The Angels released him at age 38 in April of 2012. A week later he caught on with the Los Angeles Dodgers, where he was a teammate of Victorino’s on a team that finished in second place in the NL West, two games shy of an NL Wildcard berth.
Abreu sat out the entire 2013 season as he contemplated retirement. But back home he participated in the Venezuelan Winter League and enjoyed success, hitting .322 with Caracas. In January 2014, Abreu signed with the Phillies and went to spring training in Clearwater with his old organization.
The Phillies reunion wouldn’t last. Abreu was released at the end of Grapefruit League play. However, just days later he caught on with the New York Mets. He would appear in just 78 games with the Mets in a final big-league season at age 40, after which Abreu finally hung up the spikes.
In a last hurrah, it would all come full circle for Abreu. His final career at-bat would come against the team that had signed him more than two decades earlier, the Houston Astros. With two outs in the bottom of the 5th inning on Sunday September 28 at Citi Field, Abreu lined a base hit to left off Nick Tropeano. He was pinch-run for by Eric Young, and road off into the baseball sunset.
Abreu becomes the 41st individual enshrined on the Phillies Wall of Fame. He joins former teammates already enshrined on the Wall in Mike Lieberthal (1998-2006), Pat Burrell (2000-06), Curt Schilling (1998-2000) and Thome (2003-05), as well as Larry Bowa and Charlie Manuel, who were two of Abreu’s managers in Philadelphia.
Abreu’s career in a Phillies uniform also overlapped with a number of the 2008 World Series champion Phillies, including Jimmy Rollins (2000-06), Chase Utley (2003-06), Ryan Howard(2004-06) and Cole Hamels (2006), all of whom will one day find themselves enshrined.
There is a chance that Victorino (2005-06), Carlos Ruiz (2006), Ryan Madson (2003-06), Brett Myers (2002-06) or Randy Wolf (1999-2006), all of whom played with Abreu in Philadelphia, could also one day wind up honored on the Wall of Fame.
Bobby Abreu was a key offensive performer during the late-1990’s when the Phillies were a rebuilding National League doormat. He became an All-Star player as the club built a winning roster through the early-mid 2000’s, but was dealt away just as the club was prepared for a long run of division titles.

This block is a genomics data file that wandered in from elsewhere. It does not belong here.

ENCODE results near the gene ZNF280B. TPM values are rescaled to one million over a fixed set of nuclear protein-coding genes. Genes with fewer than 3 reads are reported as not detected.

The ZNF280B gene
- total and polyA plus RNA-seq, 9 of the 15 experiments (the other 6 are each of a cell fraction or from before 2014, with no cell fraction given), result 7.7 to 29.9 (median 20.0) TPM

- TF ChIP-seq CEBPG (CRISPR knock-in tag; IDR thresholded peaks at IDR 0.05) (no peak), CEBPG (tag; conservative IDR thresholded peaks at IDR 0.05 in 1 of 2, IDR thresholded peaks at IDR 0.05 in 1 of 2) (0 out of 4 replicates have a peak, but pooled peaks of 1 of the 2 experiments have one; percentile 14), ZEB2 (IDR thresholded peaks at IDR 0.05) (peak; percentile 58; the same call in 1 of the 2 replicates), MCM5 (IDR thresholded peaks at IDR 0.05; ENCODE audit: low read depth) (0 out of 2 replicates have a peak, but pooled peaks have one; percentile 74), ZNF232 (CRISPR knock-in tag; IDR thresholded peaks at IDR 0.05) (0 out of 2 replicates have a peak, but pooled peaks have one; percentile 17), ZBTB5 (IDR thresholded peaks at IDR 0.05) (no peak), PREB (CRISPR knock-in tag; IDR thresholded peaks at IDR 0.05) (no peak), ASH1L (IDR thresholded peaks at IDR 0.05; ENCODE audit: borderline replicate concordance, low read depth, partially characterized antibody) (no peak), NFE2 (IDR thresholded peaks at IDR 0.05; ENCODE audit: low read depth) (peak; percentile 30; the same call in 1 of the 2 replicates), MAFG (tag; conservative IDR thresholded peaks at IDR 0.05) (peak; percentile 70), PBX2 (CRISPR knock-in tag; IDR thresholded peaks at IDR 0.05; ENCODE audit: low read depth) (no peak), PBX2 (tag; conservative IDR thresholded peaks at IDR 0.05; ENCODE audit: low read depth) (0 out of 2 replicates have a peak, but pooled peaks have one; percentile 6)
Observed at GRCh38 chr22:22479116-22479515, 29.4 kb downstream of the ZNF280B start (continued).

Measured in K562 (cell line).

Abreu should be remembered as the dynamic power-speed combo player that he was in those early years with the Phillies, and for his performance during those tremendous years he is a worthy Wall of Fame enshrinee.

Remembering the 1993 NL champion Phillies in their silver anniversary season

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Daulton was the acknowledged clubhouse leader of the 1993 NL champions

The Philadelphia Phillies are officially feting the 2008 World Series championship team this weekend.

On the 10th anniversary of the historic season which concluded with that team winning the second title in franchise history, it is wholly understandable and appropriate.
However, there is another beloved Phillies team celebrating a big anniversary this year.
In fact, as someone who has been following the team closely since Veteran’s Stadium opened in 1971, I’ve always maintained that the other anniversary team provided the most fun single Phillies season that I ever experienced.
Sure, the 1980 and 2008 Phillies teams both won the World Series. I attended Game Two of the 1980 Fall Classic as an 18-year-old. I was at the parade celebrations for both championship teams.
I was inside JFK Stadium in October of 1980 when Tug McGraw told New York to “take this world championship and stick it!” I was videotaping at 15th & JFK and captured a fan making a memorable climb up a light pole on Halloween in 2008.
But for all the drama, excitement, and ultimate thrill that those two clubs provided, there was never a more fun Phillies season from start to (almost) finish for me than the one provided by the 1993 team.
It almost seems lost in all the excitement over the 10th anniversary of the 2008 club, but this is now the silver anniversary for the 1993 National League champion Philadelphia Phillies team.
Yes, it has been 25 years now since that mullet-wearing, scruffy-bearded, ‘Macho Row’-led crew stormed through baseball. In a March 2012 piece, Mike Bertha at Philadelphia Magazine summed up that unforgettable season perfectly: